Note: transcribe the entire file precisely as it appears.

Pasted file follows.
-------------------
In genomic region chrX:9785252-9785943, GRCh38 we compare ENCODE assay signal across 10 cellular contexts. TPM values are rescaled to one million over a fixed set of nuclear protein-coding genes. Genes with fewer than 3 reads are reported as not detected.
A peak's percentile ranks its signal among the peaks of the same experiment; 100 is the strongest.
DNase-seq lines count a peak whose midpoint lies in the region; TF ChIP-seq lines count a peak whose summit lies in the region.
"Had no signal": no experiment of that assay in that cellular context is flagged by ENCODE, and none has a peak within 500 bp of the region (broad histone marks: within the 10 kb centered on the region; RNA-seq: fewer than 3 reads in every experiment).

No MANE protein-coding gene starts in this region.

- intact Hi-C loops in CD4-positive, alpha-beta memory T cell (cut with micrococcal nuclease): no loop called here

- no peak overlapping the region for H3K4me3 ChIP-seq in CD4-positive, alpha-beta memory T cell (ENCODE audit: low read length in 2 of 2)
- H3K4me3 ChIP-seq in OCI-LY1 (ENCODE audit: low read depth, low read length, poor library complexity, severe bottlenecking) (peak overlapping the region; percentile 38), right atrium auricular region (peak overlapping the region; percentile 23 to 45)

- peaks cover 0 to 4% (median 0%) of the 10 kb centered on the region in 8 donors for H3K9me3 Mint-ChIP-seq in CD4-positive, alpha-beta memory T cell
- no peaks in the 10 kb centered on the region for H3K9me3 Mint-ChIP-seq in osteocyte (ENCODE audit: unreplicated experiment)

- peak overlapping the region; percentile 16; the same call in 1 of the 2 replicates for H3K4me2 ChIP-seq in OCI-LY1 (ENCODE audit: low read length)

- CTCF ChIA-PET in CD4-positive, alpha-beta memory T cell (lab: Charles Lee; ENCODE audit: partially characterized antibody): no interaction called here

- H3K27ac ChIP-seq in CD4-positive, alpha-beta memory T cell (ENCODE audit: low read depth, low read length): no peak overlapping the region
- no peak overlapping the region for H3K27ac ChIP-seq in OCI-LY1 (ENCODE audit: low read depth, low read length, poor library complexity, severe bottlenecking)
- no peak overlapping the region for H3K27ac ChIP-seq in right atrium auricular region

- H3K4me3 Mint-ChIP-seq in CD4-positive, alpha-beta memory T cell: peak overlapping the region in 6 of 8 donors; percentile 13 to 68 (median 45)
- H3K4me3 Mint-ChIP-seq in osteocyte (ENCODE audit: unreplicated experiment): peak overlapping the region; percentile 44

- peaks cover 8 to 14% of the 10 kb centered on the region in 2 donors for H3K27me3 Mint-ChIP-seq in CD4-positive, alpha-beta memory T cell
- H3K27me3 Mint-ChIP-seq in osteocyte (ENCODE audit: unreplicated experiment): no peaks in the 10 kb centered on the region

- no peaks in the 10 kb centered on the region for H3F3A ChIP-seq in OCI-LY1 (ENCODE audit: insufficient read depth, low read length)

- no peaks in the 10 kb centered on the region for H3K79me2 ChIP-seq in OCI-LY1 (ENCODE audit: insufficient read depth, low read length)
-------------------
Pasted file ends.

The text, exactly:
In genomic region chrX:9785252-9785943, GRCh38 we compare ENCODE assay signal across 10 cellular contexts. TPM values are rescaled to one million over a fixed set of nuclear protein-coding genes. Genes with fewer than 3 reads are reported as not detected.
A peak's percentile ranks its signal among the peaks of the same experiment; 100 is the strongest.
DNase-seq lines count a peak whose midpoint lies in the region; TF ChIP-seq lines count a peak whose summit lies in the region.
"Had no signal": no experiment of that assay in that cellular context is flagged by ENCODE, and none has a peak within 500 bp of the region (broad histone marks: within the 10 kb centered on the region; RNA-seq: fewer than 3 reads in every experiment).

No MANE protein-coding gene starts in this region.

- intact Hi-C loops in CD4-positive, alpha-beta memory T cell (cut with micrococcal nuclease): no loop called here

- no peak overlapping the region for H3K4me3 ChIP-seq in CD4-positive, alpha-beta memory T cell (ENCODE audit: low read length in 2 of 2)
- H3K4me3 ChIP-seq in OCI-LY1 (ENCODE audit: low read depth, low read length, poor library complexity, severe bottlenecking) (peak overlapping the region; percentile 38), right atrium auricular region (peak overlapping the region; percentile 23 to 45)

- peaks cover 0 to 4% (median 0%) of the 10 kb centered on the region in 8 donors for H3K9me3 Mint-ChIP-seq in CD4-positive, alpha-beta memory T cell
- no peaks in the 10 kb centered on the region for H3K9me3 Mint-ChIP-seq in osteocyte (ENCODE audit: unreplicated experiment)

- peak overlapping the region; percentile 16; the same call in 1 of the 2 replicates for H3K4me2 ChIP-seq in OCI-LY1 (ENCODE audit: low read length)

- CTCF ChIA-PET in CD4-positive, alpha-beta memory T cell (lab: Charles Lee; ENCODE audit: partially characterized antibody): no interaction called here

- H3K27ac ChIP-seq in CD4-positive, alpha-beta memory T cell (ENCODE audit: low read depth, low read length): no peak overlapping the region
- no peak overlapping the region for H3K27ac ChIP-seq in OCI-LY1 (ENCODE audit: low read depth, low read length, poor library complexity, severe bottlenecking)
- no peak overlapping the region for H3K27ac ChIP-seq in right atrium auricular region

- H3K4me3 Mint-ChIP-seq in CD4-positive, alpha-beta memory T cell: peak overlapping the region in 6 of 8 donors; percentile 13 to 68 (median 45)
- H3K4me3 Mint-ChIP-seq in osteocyte (ENCODE audit: unreplicated experiment): peak overlapping the region; percentile 44

- peaks cover 8 to 14% of the 10 kb centered on the region in 2 donors for H3K27me3 Mint-ChIP-seq in CD4-positive, alpha-beta memory T cell
- H3K27me3 Mint-ChIP-seq in osteocyte (ENCODE audit: unreplicated experiment): no peaks in the 10 kb centered on the region

- no peaks in the 10 kb centered on the region for H3F3A ChIP-seq in OCI-LY1 (ENCODE audit: insufficient read depth, low read length)

- no peaks in the 10 kb centered on the region for H3K79me2 ChIP-seq in OCI-LY1 (ENCODE audit: insufficient read depth, low read length)